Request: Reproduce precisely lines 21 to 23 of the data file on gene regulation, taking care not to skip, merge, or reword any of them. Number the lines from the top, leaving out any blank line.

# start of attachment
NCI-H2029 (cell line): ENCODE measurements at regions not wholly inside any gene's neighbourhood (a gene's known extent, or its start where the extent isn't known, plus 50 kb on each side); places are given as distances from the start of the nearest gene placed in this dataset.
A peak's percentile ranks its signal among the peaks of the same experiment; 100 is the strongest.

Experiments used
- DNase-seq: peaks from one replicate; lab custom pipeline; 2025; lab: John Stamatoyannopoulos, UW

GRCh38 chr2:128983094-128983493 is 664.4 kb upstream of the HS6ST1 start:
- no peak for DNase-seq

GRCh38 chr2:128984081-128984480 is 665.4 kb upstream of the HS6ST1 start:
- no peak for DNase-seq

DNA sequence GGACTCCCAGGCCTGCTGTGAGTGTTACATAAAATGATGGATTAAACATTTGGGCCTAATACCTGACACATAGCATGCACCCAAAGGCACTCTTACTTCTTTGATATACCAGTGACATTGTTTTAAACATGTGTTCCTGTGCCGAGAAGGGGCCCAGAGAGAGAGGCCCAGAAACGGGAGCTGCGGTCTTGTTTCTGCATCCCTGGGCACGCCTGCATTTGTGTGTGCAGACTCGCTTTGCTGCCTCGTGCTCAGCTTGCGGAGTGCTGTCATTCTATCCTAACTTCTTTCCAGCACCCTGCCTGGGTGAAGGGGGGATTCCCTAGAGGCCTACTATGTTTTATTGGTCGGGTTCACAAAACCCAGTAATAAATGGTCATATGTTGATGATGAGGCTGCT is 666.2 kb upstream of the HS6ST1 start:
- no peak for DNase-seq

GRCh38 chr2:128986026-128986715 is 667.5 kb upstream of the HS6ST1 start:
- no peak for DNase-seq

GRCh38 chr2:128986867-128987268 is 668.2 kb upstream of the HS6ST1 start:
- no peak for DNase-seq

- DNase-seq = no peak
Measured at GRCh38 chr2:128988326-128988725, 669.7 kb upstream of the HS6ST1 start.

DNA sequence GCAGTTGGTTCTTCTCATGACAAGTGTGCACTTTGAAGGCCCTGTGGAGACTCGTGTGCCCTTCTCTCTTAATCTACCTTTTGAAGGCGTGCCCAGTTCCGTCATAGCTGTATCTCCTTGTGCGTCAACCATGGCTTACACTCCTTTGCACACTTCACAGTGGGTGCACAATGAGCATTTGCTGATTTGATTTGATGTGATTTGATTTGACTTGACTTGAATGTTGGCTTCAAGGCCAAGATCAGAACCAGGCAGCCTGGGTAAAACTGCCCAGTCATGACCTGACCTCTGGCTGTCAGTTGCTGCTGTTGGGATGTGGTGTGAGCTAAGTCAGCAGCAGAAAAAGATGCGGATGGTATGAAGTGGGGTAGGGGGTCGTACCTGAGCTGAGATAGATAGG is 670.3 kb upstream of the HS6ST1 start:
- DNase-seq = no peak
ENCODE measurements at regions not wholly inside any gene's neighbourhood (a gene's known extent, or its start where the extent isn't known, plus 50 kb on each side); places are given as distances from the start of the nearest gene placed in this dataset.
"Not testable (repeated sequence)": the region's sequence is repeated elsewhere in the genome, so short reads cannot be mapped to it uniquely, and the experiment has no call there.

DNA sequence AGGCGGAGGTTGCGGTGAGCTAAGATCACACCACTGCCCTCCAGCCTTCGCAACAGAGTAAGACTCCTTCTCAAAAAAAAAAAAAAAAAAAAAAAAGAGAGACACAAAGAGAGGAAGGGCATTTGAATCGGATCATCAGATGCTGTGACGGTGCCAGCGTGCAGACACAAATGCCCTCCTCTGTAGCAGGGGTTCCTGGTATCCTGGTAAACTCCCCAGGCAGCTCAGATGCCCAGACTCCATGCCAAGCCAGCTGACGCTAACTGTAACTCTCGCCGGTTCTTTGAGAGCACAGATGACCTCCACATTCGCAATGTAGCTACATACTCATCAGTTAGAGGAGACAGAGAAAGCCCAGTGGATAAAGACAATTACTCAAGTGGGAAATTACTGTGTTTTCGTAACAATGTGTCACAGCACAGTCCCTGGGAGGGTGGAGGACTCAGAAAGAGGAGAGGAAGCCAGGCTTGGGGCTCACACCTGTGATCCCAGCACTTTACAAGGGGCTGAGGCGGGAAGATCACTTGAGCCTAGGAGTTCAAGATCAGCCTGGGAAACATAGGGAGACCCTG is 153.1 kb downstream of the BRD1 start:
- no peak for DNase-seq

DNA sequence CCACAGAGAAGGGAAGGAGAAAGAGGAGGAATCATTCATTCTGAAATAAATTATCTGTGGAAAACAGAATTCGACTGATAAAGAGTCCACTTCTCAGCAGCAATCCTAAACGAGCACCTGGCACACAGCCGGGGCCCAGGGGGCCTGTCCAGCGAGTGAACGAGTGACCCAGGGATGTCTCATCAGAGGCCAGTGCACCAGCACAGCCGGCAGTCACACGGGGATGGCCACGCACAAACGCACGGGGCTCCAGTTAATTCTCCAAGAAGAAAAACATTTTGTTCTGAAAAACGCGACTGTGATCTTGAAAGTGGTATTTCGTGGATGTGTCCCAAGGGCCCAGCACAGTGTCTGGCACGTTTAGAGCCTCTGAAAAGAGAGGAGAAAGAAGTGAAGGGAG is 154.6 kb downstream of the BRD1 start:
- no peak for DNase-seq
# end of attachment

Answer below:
DNA sequence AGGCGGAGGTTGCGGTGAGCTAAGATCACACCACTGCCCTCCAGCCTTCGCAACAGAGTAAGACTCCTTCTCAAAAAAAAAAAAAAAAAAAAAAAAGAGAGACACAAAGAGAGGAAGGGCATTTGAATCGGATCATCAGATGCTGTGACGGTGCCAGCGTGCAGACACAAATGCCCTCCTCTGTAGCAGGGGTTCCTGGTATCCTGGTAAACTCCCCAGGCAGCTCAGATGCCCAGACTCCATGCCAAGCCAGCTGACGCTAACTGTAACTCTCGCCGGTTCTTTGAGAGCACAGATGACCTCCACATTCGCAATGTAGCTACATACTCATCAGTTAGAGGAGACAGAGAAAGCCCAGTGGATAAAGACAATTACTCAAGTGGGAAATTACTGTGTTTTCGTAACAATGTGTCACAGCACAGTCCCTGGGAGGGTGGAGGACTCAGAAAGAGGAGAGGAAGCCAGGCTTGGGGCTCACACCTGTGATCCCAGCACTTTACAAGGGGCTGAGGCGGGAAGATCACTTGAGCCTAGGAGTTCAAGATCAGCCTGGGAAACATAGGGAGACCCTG is 153.1 kb downstream of the BRD1 start:
- no peak for DNase-seq

DNA sequence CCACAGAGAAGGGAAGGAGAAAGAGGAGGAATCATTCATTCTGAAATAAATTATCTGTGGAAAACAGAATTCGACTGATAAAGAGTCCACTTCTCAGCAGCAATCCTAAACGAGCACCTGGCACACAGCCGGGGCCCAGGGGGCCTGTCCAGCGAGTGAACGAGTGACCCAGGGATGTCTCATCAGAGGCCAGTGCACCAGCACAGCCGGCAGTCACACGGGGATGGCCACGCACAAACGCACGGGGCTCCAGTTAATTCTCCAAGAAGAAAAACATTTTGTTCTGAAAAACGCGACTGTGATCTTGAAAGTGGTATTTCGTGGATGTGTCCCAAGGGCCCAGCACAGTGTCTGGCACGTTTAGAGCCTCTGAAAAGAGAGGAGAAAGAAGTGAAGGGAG is 154.6 kb downstream of the BRD1 start: